Once we reject audio description's traditional role as a detached, neutral act of translation that functions only as an enabling accommodation, we may regard its multiple functions and contingencies as fertile ground to be explored and utilized. For example, because audio description is inextricably part of whatever discursive practice it seeks to relate, we can explore the aesthetic, ideological, political and ethical underpinnings of this work of representation and its described object or event. In terms of pedagogy, audio description can be a dynamic tool for facilitating student engagement and analysis. And because inclusion requires that any object of study must be described, audio description offers critical resources across the curriculum.

Below, we offer several suggestions for how audio description can be used in classrooms as one facet of inclusive design. But these description activities are not just ways to provide access for people who are blind and visually impaired; they can be performed when there is no blind person present. Such work can help all students think critically about the visual media they encounter daily both inside and beyond the classroom. As with the familiar wheelchair ramp analogy, an access feature designed for a subset of the disabled population ends up benefitting everyone. As one final note, let us say that the goal of the exercises outlined below is not to compile a list of rules for audio description. This has been already done by practitioners, such as Snyder, who, despite offering an overly rigid perspective, does outline many helpful steps and considerations. But perhaps more importantly, we actually reject the notion of fixing best practices. Instead of codifying rules of what one should or should not do, we challenge normative perceptions and assumptions on the use of audio description and wish to explore strategies that vary depending upon the context of audience, material, and critical and aesthetic goals.

Background

Georgina Kleege has used audio description as a teaching tool for many years. It all began in a fiction writing workshop. During a break, a student was browsing through a pile of story collections and commented on the back cover photograph of Raymond Carver saying, "Wow, I didn't think he'd look like that." Kleege asked what it was that surprised him. He was unable to explain and showed the photo to another student who agreed that Carver's photo did not match his expectations. Soon, other students weighed in, pointing out specific aspects of the photograph, the author's expression, posture and clothing, set against what they had come to believe about the author from his literary aesthetic. There then followed a lengthy discussion of the photograph with what turned out to be very rich analysis of the visual rhetoric of the image, and the convention of authors' photographs in general. Since then, Kleege has used the exercises below in various classes and contexts. Though students initially feel that they are being asked to be helpful to their blind professor, they soon learn that the process of translating visual media into language has a multitude of other values.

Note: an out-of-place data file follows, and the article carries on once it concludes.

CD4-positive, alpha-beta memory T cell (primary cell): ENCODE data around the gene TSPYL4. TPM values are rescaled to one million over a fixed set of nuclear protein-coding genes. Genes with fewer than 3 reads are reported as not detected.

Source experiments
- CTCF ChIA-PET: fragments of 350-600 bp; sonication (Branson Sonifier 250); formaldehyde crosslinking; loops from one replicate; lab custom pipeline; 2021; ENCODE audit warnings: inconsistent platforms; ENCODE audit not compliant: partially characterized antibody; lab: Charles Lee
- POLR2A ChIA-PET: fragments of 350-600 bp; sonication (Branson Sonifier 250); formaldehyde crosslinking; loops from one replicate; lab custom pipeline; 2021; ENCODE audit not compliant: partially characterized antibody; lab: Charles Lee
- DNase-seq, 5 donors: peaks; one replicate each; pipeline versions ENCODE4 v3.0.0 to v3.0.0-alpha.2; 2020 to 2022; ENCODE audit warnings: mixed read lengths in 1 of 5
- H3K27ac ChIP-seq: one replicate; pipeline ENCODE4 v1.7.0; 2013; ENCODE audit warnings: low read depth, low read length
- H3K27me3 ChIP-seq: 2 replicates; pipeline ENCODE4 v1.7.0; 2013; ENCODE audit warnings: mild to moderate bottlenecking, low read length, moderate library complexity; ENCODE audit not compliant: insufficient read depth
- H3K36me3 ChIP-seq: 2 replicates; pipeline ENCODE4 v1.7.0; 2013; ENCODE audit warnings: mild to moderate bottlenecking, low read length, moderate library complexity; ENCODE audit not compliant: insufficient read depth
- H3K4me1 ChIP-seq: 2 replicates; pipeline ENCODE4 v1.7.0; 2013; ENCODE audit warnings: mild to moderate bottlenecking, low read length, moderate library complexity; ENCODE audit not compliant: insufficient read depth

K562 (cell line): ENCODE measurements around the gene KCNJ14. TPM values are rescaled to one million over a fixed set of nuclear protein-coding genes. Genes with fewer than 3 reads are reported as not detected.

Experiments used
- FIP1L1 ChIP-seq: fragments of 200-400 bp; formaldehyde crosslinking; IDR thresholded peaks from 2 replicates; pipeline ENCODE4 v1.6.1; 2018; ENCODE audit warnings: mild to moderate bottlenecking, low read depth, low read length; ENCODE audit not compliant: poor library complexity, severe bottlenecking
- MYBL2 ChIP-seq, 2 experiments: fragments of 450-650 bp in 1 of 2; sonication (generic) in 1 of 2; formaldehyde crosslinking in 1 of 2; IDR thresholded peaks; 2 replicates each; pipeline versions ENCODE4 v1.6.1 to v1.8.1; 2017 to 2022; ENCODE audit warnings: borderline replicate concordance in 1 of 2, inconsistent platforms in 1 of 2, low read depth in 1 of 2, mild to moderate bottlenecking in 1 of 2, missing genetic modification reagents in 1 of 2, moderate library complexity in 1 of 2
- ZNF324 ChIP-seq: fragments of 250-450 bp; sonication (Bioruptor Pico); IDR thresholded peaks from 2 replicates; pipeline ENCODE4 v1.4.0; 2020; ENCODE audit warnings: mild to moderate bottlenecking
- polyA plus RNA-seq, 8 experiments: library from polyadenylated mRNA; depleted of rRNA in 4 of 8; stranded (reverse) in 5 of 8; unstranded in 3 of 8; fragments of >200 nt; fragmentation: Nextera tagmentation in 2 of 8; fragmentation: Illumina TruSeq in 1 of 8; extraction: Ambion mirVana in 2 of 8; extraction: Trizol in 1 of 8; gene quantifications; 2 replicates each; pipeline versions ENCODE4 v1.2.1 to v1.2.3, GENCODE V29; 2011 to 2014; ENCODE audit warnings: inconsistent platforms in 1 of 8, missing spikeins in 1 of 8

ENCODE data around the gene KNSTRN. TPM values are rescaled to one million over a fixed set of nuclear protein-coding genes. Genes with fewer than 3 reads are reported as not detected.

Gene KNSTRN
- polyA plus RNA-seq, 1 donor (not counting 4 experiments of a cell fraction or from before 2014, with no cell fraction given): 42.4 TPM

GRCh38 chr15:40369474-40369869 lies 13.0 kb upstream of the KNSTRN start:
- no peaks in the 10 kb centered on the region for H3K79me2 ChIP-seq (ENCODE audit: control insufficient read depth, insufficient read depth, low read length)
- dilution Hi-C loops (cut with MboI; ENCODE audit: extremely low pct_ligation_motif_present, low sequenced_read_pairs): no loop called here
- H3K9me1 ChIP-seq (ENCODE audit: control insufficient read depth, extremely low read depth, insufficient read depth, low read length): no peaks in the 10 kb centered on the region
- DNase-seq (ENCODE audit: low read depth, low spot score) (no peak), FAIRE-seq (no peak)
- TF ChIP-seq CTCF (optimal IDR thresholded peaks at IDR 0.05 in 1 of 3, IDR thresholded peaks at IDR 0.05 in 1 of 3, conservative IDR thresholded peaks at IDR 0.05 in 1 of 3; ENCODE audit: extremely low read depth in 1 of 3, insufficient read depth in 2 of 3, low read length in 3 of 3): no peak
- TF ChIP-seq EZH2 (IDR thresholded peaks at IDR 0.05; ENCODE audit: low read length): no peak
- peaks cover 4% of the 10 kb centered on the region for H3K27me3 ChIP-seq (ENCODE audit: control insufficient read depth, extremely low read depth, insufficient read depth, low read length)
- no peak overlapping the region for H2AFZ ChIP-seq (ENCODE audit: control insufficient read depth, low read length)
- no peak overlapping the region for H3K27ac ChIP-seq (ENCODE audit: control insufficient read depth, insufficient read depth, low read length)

Scott Wallin's use of audio description began when he turned to audio description as a theater director in order to make a university production of Martin Crimp's Attempts on her Life more inclusive.5 Although he was initially concerned with how certain disabled students and community members could access the show, he quickly became aware that the act of audio description unavoidably becomes a unique aspect of the performance with its own aesthetic and critical commentary. In the case of Crimp's postdramatic play, which is specifically about the politics of representation, audio description offered an additional way for the production to call attention to its own language, images, and other symbolic actions. In order to make the project more inclusive and analytical, students in a concurrent sound design course were invited to focus on the audio description as their main curriculum for the semester. They subsequently created polyvocal, self-reflexive description that included not only factual information of what spectators might see onstage but also additional soundscapes and commentary that wove extra critical and aesthetic layers into the production. The success of the project spurred Wallin to more recently use audio description in his scholarly courses as a way to facilitate students' close reading and analysis of a variety of visual texts. These description projects also reinforce disability awareness and inclusion into any subject matter that otherwise might not specifically foreground a theme on disability.

Sample Exercises